As for grief, you’ll find it comes in waves. When the ship is first wrecked, you’re drowning, with wreckage all around you. Everything floating around you reminds you of the beauty and the magnificence of the ship that was, and is no more. And all you can do is float.
Quote From: The Loss Foundation
India, May 2016
(Go to bottom for video)
Weather showed up in a very bad mood. Yip and I stared out the front door into a thick, muddy, blackness that whipped across our children’s home campus. It was early evening, but Light had totally disappeared —and so had the sky. Six meters away, our son’s house was barely visible and cloaked beneath a dark, murky blanket. Yip was concerned about his wife being there alone with young children. With apprehension, he whispered, “Shall I go over and find out if Lara and the kids are safe?”
“NO!” I tugged hard on his arm to pull him back into the doorframe. There were no “ifs” or “buts;” Lara was at home with her children and some of the boys —at least we knew she was “at home.” Our son, Asher, and most of the older boys were hiking in the mountains, far from home with only the cover of a tent; obviously, there was nothing we could do to help them… and so we worried. The storm seemed to come swooping down from the Himalayas where the boys were hiking.
Suddenly, I felt overwhelmed; subconscious fears erupted inside of me and kept me tightly clutching onto Yip’s arm, as though he or I would soon be lifted out into the turbulence. My experience of Storm, like Déjà vu, fifty years ago, interfered and distorted the present mayhem. It was all too clear… I was terrified then, and again, now. Tornado ransacked my memory. I focused on again on the present storm.
Wind was first to come swooping in. The younger boys were out playing in the field. Our oldest son, Sonu, yelled at them from his porch, “Head home!” He wanted them safe before Storm hit, but as he looked toward the mountains, he saw angry, dark Wind approaching like a speeding train. He yelled again, this time shouting louder to the children, “Get into my house fast!” Wind swept one of the younger boys off his feet —he made a short flight into the air. Seconds later, the boys piled into Sonu’s house. From the safety of the windows, they watched the savage Wind ravage the campus.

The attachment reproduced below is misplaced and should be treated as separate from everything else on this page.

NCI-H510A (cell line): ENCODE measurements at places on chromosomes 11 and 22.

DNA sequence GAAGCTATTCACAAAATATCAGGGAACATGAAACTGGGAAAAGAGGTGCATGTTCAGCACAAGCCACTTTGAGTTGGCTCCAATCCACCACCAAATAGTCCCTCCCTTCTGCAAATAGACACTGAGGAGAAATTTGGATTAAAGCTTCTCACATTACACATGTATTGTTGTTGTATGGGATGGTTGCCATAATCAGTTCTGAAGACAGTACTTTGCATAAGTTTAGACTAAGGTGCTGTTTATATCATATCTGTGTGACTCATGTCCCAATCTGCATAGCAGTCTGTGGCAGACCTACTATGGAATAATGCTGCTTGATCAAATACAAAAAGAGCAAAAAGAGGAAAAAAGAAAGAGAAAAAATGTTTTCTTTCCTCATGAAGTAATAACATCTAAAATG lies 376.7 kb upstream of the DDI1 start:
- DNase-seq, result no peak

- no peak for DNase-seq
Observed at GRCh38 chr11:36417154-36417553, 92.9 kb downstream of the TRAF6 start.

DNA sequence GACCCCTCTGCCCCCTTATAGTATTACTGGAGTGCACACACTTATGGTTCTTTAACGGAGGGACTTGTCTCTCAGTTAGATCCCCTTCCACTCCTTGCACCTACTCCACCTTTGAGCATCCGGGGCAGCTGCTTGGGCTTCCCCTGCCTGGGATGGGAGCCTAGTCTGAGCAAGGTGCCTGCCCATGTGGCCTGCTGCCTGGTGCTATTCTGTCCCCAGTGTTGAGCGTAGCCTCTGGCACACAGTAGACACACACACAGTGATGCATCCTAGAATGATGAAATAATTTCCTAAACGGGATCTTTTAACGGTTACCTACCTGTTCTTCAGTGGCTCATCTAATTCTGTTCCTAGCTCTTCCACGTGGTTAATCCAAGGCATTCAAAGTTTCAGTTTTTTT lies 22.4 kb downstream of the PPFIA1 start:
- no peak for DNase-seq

Night creeped in after Storm and Wind had been washed away by Rain, which came down hard. In the aftermath, Yip and I heard the older boys screaming, “the small boys’ roof has come off and everything is getting drenched!” I ran to an east window and saw only a few boys run, but heard on the south side the sounds of many frantic padding feet. Was everyone safe?
Asher and the boys arrived home; oblivious to the havoc —unaware it had even happened. Twilight covered the land like a heavy cloak weighted against our hearts. We feared devastation and injury. The younger boys’ roof had come off; huge and ancient trees lay flat on the ground —their roots upended and bare; the campus trampoline was wrapped around a tamarind tree. Water tanks from roofs rolled along the ground and half the school roof stood full height against the row of trees bordering the neighbour’s property. When Asher was told the news, it was more than he could bear —so much recent building work destroyed. He’d returned from the hike re-energized and rejuvenated; this news was like a truck of bricks dumped on his spirit. He stayed inside with his family, unwilling to survey the damage until morning.
Yip and I had been in India since 1974. Building the campus included hard work —blood, sweat and tears to be exact. Every tree had been planted, every building carefully laid, brick by brick; yet we realized this was another episode to add to our journey. We were grateful that no one had been hurt. Houses are replaceable, trees can be planted again. Having gone through the devastation together, love drew us tight.
How could I have guessed that past experiences in my life, would be of value to me in the future —a training ground for fear and love? Perhaps the Tornado, the childhood storm which obliterated our house and our whole neighbourhood had a reason for the ruin it caused. Tornado did left its mark of fear in my heart, but love kept growing stronger and overriding fear.
Life; a word that means more than what a dictionary can express. But surprisingly, the dictionary doesn’t say, “a wonderful and frightening thing, designed by God”. We must figure that out ourselves. I forgive Weather, Wind, Twilight and Darkness, Storm and Tornado, because they can’t and won’t ever separate us from love.
For I am convinced [and continue to be convinced—beyond any doubt] that neither death, nor life, nor angels, nor principalities, nor things present and threatening, nor things to come, nor powers, nor height, nor depth, nor any other created thing, will be able to separate us from the [unlimited] love of God, which is in
Christ Jesus our Lord.
Romans 8:38-39 AMP